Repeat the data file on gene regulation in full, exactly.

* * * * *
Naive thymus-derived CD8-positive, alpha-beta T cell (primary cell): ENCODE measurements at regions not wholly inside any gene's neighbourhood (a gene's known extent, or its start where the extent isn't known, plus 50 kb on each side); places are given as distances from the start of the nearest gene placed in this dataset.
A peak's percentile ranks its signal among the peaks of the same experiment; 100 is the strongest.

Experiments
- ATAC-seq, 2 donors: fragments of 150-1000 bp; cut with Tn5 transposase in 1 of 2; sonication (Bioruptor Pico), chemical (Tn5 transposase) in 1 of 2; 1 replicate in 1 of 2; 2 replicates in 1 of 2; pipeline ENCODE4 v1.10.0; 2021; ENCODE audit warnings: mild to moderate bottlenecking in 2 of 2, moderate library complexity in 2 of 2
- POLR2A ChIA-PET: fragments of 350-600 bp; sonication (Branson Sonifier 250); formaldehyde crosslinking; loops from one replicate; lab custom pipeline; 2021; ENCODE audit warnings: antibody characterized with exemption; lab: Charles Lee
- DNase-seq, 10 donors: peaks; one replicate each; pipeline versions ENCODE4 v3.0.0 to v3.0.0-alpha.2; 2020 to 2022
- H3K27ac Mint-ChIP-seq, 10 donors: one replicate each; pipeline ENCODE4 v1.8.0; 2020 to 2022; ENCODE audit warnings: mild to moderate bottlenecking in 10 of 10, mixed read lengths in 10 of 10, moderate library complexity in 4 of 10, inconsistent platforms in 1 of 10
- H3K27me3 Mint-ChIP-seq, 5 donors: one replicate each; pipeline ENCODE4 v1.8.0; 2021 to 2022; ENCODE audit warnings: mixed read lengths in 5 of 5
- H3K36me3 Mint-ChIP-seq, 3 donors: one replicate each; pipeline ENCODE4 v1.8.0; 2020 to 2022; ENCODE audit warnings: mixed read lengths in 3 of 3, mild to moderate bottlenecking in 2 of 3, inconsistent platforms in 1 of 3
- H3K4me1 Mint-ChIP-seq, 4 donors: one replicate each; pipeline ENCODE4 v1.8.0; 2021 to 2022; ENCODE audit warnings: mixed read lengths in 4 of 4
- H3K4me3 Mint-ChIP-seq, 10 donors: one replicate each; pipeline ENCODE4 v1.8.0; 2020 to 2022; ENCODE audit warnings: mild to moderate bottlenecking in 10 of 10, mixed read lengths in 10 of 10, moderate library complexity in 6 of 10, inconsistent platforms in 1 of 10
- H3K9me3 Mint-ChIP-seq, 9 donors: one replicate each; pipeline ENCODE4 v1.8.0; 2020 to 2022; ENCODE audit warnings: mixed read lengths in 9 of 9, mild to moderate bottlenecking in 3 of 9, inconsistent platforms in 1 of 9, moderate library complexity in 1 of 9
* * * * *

Naive thymus-derived CD8-positive, alpha-beta T cell (primary cell): ENCODE measurements at regions not wholly inside any gene's neighbourhood (a gene's known extent, or its start where the extent isn't known, plus 50 kb on each side); places are given as distances from the start of the nearest gene placed in this dataset.
A peak's percentile ranks its signal among the peaks of the same experiment; 100 is the strongest.

Experiments
- ATAC-seq, 2 donors: fragments of 150-1000 bp; cut with Tn5 transposase in 1 of 2; sonication (Bioruptor Pico), chemical (Tn5 transposase) in 1 of 2; 1 replicate in 1 of 2; 2 replicates in 1 of 2; pipeline ENCODE4 v1.10.0; 2021; ENCODE audit warnings: mild to moderate bottlenecking in 2 of 2, moderate library complexity in 2 of 2
- POLR2A ChIA-PET: fragments of 350-600 bp; sonication (Branson Sonifier 250); formaldehyde crosslinking; loops from one replicate; lab custom pipeline; 2021; ENCODE audit warnings: antibody characterized with exemption; lab: Charles Lee
- DNase-seq, 10 donors: peaks; one replicate each; pipeline versions ENCODE4 v3.0.0 to v3.0.0-alpha.2; 2020 to 2022
- H3K27ac Mint-ChIP-seq, 10 donors: one replicate each; pipeline ENCODE4 v1.8.0; 2020 to 2022; ENCODE audit warnings: mild to moderate bottlenecking in 10 of 10, mixed read lengths in 10 of 10, moderate library complexity in 4 of 10, inconsistent platforms in 1 of 10
- H3K27me3 Mint-ChIP-seq, 5 donors: one replicate each; pipeline ENCODE4 v1.8.0; 2021 to 2022; ENCODE audit warnings: mixed read lengths in 5 of 5
- H3K36me3 Mint-ChIP-seq, 3 donors: one replicate each; pipeline ENCODE4 v1.8.0; 2020 to 2022; ENCODE audit warnings: mixed read lengths in 3 of 3, mild to moderate bottlenecking in 2 of 3, inconsistent platforms in 1 of 3
- H3K4me1 Mint-ChIP-seq, 4 donors: one replicate each; pipeline ENCODE4 v1.8.0; 2021 to 2022; ENCODE audit warnings: mixed read lengths in 4 of 4
- H3K4me3 Mint-ChIP-seq, 10 donors: one replicate each; pipeline ENCODE4 v1.8.0; 2020 to 2022; ENCODE audit warnings: mild to moderate bottlenecking in 10 of 10, mixed read lengths in 10 of 10, moderate library complexity in 6 of 10, inconsistent platforms in 1 of 10
- H3K9me3 Mint-ChIP-seq, 9 donors: one replicate each; pipeline ENCODE4 v1.8.0; 2020 to 2022; ENCODE audit warnings: mixed read lengths in 9 of 9, mild to moderate bottlenecking in 3 of 9, inconsistent platforms in 1 of 9, moderate library complexity in 1 of 9